Remote Windows management with PsTools, part 3

In this third article on PsTools I talk about how to control V-Ray DR slaves remotely with the PsTools suite.

You can launch the V-Ray render slave either as a service or in a stand-alone command line window. I prefer the latter, because it is easy to run into file server permissions issues with the service (it needs to be set up with proper access to the file server’s share). PsTools then will help launch and kill the V-Ray slave whether your weapon of choice is service or stand-alone command line window.

So now, make up your mind, whether to run the render slave as a service or not. If you are uncertain, just go with the stand-alone command line instructions. It is easier, and it feels so much better. I promise!

Place the PsTools suite of executables somewhere on your machine or preferably on a server that all machines on your network can access (so that it can be run from anywhere).

The scripts below can be downloaded here.

Standalone command line window management: Starting the V-Ray slaves

Just like in the second part of my PsTools article series, we will need the batlauncher.bat script, the hosts.txt text file as well as create two additional files:

Contents of trigger_vray_slaves_start.bat:

@cls
@echo You are about to launch V-Ray slaves bundled with Maya 2012 on all machines.
@echo Is this really what you want?
@echo Hit ctrl+c to cancel.
@pause
j:\include\psTools\PsExec.exe @hosts.txt -u roger -p rabbit -d -i C:\deploy\batlauncher.bat task_vray_slave_maya2012_start.bat
@echo ----------------
@echo BATCH COMPLETED!
@pause

Contents of task_vray_slave_maya2012_start.bat:

@echo %date% - %time%: Mounting any extra drive letters... >> j:\include\psTools\logs\%computername%.log
net use x: \\10.0.1.200\assets /User:roger rabbit
net use

@echo %date% - %time%: Kills any existing V-Ray DR slaves... >> j:\include\psTools\logs\%computername%.log
TASKKILL /F /IM "vray.exe"

@echo %date% - %time%: Launching V-Ray DR for Maya 2012... >> j:\include\psTools\logs\%computername%.log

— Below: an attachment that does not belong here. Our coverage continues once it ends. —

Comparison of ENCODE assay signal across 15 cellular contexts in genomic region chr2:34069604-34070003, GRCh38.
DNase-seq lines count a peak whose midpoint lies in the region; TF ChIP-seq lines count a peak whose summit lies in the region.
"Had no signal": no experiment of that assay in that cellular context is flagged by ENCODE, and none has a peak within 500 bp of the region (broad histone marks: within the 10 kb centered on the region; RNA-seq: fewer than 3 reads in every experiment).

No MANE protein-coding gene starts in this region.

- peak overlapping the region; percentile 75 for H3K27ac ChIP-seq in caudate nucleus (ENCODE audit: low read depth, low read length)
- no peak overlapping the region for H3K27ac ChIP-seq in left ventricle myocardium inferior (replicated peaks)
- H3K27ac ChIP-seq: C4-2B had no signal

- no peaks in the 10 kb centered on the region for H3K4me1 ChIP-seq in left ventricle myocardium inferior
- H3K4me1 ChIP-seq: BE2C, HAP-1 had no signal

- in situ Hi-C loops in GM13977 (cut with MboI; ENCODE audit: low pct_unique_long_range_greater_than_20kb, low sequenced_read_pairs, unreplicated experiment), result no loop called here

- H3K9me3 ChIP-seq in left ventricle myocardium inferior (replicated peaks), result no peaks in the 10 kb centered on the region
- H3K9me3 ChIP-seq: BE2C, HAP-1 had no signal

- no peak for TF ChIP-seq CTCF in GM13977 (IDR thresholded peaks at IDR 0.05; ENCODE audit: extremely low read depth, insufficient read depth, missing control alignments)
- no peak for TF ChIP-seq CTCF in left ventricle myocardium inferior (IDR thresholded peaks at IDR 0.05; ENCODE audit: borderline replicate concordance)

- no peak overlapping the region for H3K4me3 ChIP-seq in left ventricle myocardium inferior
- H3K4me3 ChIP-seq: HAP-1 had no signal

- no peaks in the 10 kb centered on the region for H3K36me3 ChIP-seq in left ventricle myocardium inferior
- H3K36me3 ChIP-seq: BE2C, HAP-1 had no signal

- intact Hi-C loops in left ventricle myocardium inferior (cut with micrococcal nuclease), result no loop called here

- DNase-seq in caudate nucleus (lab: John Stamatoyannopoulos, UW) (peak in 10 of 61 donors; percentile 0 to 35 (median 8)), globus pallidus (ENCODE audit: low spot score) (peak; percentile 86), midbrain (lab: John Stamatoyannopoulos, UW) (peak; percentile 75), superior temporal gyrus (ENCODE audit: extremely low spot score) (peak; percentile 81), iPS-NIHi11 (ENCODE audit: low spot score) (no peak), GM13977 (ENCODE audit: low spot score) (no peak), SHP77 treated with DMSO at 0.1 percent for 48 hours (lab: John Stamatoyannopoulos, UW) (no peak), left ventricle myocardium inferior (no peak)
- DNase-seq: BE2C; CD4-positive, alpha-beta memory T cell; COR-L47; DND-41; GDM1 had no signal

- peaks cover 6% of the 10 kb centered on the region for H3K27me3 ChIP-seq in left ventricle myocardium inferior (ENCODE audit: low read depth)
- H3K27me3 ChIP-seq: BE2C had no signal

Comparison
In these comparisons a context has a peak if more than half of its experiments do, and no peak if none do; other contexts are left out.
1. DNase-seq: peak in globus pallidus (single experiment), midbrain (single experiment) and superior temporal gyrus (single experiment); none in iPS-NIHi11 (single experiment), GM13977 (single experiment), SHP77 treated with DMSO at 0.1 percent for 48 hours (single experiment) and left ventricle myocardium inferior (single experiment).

"C:\Program Files\Autodesk\Maya2012\vray\bin\vray.exe" -server -portNumber=20207

if not %errorlevel%==0 goto :error

@echo %date% - %time%: V-Ray DR for Maya 2012 exited! >> j:\include\psTools\logs\%computername%.log
exit

:error
@echo %date% - %time%: The exit may have been errorous, but probably not! :) >> j:\include\psTools\logs\%computername%.log
exit /B -1

You will need to change the IP-addresses as well as drive letters and paths to fit your setup. In this example, I want the V-Ray slaves for Maya 2012 to be able to access not only j:\ (which is being made accessible through the batlauncher.bat script) but also an additional server share mapped onto x:\. This happens on line two of task_vray_slave_maya2012_start.bat. This is required for V-Ray to gain access to any files expected to be found on x:\. These drive mappings will be remembered until the V-Ray slave process has quit or been killed.

Now, make sure that:

The trigger_vray_slaves_start.bat script will now trigger the batlauncher.bat on each machine and in turn will tell the machine to run the task_vray_slave_maya2012_start.bat locally. Check the log file in j:\include\psTools\logs to make sure everything runs smoothly.

Standalone command line window management: Killing any running V-Ray slave

Okay. Then we of course need to be able to kill all of the render slaves remotely as well. This can be done in (at least) two different ways. Depending on what suits you best, choose for yourself!

Kill using the psexec command

This is my preferred method, as you will be able to use the same hosts.txt file used in previous examples.